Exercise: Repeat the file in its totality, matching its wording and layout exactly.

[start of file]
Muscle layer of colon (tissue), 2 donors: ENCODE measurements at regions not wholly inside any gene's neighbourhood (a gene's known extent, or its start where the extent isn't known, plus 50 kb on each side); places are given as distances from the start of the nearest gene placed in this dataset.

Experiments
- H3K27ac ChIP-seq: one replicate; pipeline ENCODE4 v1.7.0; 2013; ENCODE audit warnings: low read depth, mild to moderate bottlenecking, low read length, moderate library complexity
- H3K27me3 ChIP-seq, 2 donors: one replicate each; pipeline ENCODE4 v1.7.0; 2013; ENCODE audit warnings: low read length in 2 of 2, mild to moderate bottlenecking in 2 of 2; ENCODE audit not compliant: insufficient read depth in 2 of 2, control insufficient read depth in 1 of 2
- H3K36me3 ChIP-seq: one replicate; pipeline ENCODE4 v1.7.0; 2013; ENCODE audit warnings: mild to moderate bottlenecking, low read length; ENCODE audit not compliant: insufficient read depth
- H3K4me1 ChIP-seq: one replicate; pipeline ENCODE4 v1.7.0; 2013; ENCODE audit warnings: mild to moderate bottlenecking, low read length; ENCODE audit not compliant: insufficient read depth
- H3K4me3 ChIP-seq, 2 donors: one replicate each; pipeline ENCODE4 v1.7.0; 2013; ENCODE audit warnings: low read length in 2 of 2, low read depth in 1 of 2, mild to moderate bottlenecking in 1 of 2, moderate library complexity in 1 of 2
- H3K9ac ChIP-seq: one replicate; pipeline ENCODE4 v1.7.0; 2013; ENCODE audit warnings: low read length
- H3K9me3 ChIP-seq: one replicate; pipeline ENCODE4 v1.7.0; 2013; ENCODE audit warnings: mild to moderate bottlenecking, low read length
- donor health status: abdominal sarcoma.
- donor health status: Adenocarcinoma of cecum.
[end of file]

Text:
Muscle layer of colon (tissue), 2 donors: ENCODE measurements at regions not wholly inside any gene's neighbourhood (a gene's known extent, or its start where the extent isn't known, plus 50 kb on each side); places are given as distances from the start of the nearest gene placed in this dataset.

Experiments
- H3K27ac ChIP-seq: one replicate; pipeline ENCODE4 v1.7.0; 2013; ENCODE audit warnings: low read depth, mild to moderate bottlenecking, low read length, moderate library complexity
- H3K27me3 ChIP-seq, 2 donors: one replicate each; pipeline ENCODE4 v1.7.0; 2013; ENCODE audit warnings: low read length in 2 of 2, mild to moderate bottlenecking in 2 of 2; ENCODE audit not compliant: insufficient read depth in 2 of 2, control insufficient read depth in 1 of 2
- H3K36me3 ChIP-seq: one replicate; pipeline ENCODE4 v1.7.0; 2013; ENCODE audit warnings: mild to moderate bottlenecking, low read length; ENCODE audit not compliant: insufficient read depth
- H3K4me1 ChIP-seq: one replicate; pipeline ENCODE4 v1.7.0; 2013; ENCODE audit warnings: mild to moderate bottlenecking, low read length; ENCODE audit not compliant: insufficient read depth
- H3K4me3 ChIP-seq, 2 donors: one replicate each; pipeline ENCODE4 v1.7.0; 2013; ENCODE audit warnings: low read length in 2 of 2, low read depth in 1 of 2, mild to moderate bottlenecking in 1 of 2, moderate library complexity in 1 of 2
- H3K9ac ChIP-seq: one replicate; pipeline ENCODE4 v1.7.0; 2013; ENCODE audit warnings: low read length
- H3K9me3 ChIP-seq: one replicate; pipeline ENCODE4 v1.7.0; 2013; ENCODE audit warnings: mild to moderate bottlenecking, low read length
- donor health status: abdominal sarcoma.
- donor health status: Adenocarcinoma of cecum.